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Relationships: how to stop siblings fighting


Siblings often don't get on. You've managed to exercise restraint so far; shouting and smacking children won't solve it.

Children know when you are tired and frustrated, and they have an uncanny ability to test you when you have the least energy to resist. Parents tend to adopt a "firefighting" approach, in that they just react to the situation when it happens. Why not be less passive and prevent the problem happening? There are lots of things parents can do to help children to get along better and work through conflicts in positive ways.

Research by the Danish Centre for Research in Institutions has found that shouting can be viewed by the child as being as detrimental as if you had smacked them. Certainly, we have to stop children immediately if they start fighting. You have to separate them and give them time to calm down. You can help them to reconcile and deal with the conflict. When it is settled, you need to tell them that fighting is not the solution. It is important for parents to be role models. If you smack them for fighting, you're just reinforcing their bad behaviour.

If it's not an all-out fight between the two siblings, then try to stay calm and see if they can work out their own conflicts, but remember that younger children will probably need you to help structure the problem-solving process. Children are sensitive, they may feel that the other gets more attention. Try not to take sides or favour one over the other. Get them settled first, then ask both what happened before carrying out any discipline. Research indicates that jealousy is more intense if the age difference in siblings is less than five years. As your boys are nine and seven, it is not surprising that they have difficulty getting along.

Parents have to let each child be who they are, and try not to label them in any way. Enjoy your children's individual successes and talents. If jealousy is more likely the cause of the problem, talk to them about how precious they both are to you. As parents, we have to spend time talking and listening to children, so it allows them to share their true feelings and grievances honestly. Correcting bad behaviour is essential, but helping them to cope with their emotions is even more important. Stop shouting so that you can hear them, and let children be children. Get them to talk and share their feelings, and give them time.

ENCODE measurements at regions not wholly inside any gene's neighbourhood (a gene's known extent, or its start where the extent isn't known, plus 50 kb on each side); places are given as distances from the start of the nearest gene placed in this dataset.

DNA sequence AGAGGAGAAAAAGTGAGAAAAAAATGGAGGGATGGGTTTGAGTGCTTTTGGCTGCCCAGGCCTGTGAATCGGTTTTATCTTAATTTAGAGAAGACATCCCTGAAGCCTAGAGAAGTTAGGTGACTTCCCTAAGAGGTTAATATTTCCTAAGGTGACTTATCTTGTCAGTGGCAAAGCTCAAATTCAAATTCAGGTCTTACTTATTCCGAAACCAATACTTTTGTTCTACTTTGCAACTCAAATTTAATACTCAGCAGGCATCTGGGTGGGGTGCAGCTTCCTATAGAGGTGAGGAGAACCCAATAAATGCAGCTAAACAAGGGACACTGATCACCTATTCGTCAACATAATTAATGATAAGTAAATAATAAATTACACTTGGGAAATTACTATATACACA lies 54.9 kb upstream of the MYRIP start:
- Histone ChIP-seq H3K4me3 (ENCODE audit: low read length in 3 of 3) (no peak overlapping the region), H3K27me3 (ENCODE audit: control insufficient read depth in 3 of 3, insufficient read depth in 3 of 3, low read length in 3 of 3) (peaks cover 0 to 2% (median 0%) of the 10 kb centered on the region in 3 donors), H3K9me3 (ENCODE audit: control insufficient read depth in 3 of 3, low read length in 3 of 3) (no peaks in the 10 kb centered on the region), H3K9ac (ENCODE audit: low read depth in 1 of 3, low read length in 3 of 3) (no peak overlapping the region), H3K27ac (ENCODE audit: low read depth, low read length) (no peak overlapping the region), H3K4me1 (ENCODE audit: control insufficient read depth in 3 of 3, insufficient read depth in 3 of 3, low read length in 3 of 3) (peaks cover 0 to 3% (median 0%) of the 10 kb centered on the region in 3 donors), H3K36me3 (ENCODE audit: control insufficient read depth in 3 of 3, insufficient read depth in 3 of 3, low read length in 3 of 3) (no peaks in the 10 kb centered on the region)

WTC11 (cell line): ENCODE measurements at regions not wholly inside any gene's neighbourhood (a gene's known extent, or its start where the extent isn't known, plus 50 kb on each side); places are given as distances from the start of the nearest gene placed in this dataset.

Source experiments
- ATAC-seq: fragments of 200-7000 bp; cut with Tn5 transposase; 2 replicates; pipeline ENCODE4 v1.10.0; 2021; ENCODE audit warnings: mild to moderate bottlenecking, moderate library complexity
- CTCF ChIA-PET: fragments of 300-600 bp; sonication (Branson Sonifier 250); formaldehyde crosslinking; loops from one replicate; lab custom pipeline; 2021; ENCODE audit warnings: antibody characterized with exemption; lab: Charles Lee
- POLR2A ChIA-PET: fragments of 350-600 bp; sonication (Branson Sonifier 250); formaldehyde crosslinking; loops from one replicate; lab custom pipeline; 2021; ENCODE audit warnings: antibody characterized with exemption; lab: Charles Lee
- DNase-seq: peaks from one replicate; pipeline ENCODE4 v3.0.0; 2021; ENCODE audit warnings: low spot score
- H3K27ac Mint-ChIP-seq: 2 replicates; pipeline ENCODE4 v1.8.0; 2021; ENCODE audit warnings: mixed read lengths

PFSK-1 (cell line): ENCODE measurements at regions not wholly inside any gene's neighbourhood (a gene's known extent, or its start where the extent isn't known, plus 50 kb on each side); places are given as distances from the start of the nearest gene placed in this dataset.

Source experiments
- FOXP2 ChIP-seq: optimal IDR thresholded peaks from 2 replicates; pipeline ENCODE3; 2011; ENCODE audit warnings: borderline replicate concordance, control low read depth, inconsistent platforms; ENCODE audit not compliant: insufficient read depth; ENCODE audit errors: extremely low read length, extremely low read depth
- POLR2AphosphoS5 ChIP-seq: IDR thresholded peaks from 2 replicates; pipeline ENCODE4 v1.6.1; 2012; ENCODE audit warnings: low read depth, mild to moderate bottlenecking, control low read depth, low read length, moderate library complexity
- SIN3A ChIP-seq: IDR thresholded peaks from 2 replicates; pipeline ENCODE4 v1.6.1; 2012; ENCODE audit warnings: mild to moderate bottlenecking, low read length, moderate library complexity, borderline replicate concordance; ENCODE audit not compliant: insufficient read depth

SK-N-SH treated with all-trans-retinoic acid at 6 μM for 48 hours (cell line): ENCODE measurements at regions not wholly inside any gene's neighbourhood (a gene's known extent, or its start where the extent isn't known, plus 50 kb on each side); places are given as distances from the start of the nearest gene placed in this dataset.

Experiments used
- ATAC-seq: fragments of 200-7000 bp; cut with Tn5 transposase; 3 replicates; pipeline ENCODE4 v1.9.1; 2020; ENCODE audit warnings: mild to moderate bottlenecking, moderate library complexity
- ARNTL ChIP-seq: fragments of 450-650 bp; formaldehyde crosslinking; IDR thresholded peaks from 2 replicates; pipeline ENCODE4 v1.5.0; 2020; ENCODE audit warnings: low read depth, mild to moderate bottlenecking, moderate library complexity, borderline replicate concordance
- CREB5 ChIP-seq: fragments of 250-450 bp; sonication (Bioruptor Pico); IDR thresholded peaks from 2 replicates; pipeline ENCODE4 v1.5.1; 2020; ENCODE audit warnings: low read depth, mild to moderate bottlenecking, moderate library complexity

Parents should bear in mind that being fair does not mean being equal. Different privileges should be offered because of the age difference. Encourage them to participate, imagine and create happy moments for the family. They can help plan family activities that are fun for everyone. Have them write down things they want to do together, put all those ideas into a box and pick one whenever your family is looking for something fun to do together. Also, you may join other families to run a mini-Olympics, or they may help to prepare a family day trip, cook for the weekend meals or design a board game. There are ways to create happy experiences for children, memories that they can share as they grow and strengthen their relationship. Whether fighting siblings is solved or exacerbated often depends on a smart parent.

Dannis Au is a former principal, a father of three, contributor to a parenting blog and author of the book

This article appeared in the South China Morning Post print edition as: We can work it out: smart strategies to end sibling wars